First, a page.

"They write a letter."
Translation:Eles escrevem uma carta.
Yes, the subject pronoun is used more often in the third person because there is gender information. (ele, ela, eles, elas) = (he, she, they -all males or mixed-, they - all females).
Eu, nós, and tu, don't provide any gender information, so the subject pronouns in first (eu, nós) and second person (tu) are superfluous, whereas third-person subject pronouns are not superfluous.
Note that você and vocês are conjugated the same as third person
If you just say "Escrevem uma carta", you don't know if it's elas, eles or vocês.
Or if you say "Escreve uma carta", you don't know if it's ela, ele or você.
Non, I meant that I put "letra" and got it wrong. I was giving a definition for the intended use of "letra" as separate from the definition of a "letra" as a character in the alphabet for the sake of clarity. It didn't occur to me at the time that it was also a cognate. :)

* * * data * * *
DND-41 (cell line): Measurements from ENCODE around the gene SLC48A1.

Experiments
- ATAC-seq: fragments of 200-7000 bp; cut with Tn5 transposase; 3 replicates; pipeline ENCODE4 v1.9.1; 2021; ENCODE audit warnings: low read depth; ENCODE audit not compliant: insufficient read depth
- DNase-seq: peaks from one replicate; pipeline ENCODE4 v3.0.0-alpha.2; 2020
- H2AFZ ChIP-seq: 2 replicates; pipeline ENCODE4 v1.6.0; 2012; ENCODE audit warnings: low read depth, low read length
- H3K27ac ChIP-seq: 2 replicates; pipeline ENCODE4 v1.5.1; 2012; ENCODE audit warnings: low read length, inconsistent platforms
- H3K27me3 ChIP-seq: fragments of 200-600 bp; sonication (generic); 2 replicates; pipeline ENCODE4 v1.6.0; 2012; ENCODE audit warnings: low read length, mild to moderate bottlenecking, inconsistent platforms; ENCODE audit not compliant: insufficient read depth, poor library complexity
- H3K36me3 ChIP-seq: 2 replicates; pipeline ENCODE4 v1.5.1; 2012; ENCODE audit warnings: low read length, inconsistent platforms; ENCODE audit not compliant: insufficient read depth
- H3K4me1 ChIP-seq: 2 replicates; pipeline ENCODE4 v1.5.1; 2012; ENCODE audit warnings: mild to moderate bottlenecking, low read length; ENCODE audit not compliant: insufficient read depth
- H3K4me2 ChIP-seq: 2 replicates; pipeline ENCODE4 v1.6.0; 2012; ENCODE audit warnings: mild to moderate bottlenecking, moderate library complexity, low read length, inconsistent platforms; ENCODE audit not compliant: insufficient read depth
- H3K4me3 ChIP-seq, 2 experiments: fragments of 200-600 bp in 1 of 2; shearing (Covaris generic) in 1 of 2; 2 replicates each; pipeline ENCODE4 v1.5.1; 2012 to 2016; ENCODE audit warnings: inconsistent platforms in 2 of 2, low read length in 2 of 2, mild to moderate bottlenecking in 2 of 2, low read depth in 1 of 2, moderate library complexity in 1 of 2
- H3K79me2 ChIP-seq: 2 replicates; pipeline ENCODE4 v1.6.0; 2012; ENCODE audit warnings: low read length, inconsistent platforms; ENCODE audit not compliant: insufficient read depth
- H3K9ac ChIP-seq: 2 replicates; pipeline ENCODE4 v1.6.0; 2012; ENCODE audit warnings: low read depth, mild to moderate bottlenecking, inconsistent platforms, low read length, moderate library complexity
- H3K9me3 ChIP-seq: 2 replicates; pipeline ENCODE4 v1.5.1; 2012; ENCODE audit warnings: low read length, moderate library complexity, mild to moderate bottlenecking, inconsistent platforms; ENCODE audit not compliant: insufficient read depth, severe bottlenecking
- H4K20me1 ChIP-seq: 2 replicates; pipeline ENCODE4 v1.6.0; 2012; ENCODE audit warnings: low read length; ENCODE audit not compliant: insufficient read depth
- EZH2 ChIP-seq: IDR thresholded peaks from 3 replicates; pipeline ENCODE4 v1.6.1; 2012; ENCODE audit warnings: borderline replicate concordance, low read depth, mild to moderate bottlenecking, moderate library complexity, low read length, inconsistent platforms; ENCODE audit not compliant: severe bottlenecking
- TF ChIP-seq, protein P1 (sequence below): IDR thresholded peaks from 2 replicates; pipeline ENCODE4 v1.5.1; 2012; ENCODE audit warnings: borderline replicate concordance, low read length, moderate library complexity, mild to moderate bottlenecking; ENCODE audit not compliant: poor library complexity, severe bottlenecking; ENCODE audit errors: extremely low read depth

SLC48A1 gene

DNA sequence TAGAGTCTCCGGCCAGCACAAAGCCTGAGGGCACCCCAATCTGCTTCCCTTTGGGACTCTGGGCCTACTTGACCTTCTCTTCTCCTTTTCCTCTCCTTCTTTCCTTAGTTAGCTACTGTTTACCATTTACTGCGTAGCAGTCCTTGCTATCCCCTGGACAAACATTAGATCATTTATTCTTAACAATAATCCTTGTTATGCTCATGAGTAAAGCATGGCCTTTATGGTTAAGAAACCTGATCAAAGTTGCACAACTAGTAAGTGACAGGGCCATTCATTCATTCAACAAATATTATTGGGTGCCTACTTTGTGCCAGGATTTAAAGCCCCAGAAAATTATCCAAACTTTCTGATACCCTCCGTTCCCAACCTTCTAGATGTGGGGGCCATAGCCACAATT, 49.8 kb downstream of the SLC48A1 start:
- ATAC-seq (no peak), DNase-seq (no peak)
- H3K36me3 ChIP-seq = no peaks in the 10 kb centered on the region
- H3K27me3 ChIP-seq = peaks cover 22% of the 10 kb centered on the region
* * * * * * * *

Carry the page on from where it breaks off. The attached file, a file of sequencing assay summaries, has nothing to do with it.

Okay, "letra" should have been accepted! Thanks. :)
Even so, if "letra" only meant the letters in the alphabet it should have accepted it anyway. We can have all of the children write letter "A" or the letter of their choice.
The books I checked weren't conclusive, so, I found this. http://en.wiktionary.org/wiki/Appendix:Portuguese_pronouns
"The subject is always before a verb. Due to the high number of verb conjugations, this pronoun can be omitted if superfluous: Eu comi arroz ontem.; Comi arroz ontem. — “I ate rice yesterday.”"
It's exactly the same thing in French, except you can't skip the pronouns.
In Portuguese, as explained above by ThanKwee, it's not good to skip the 3rd person pronoun, because you don't know from the ending if it's a feminine or a masculine (see explanations given by ThanKwee)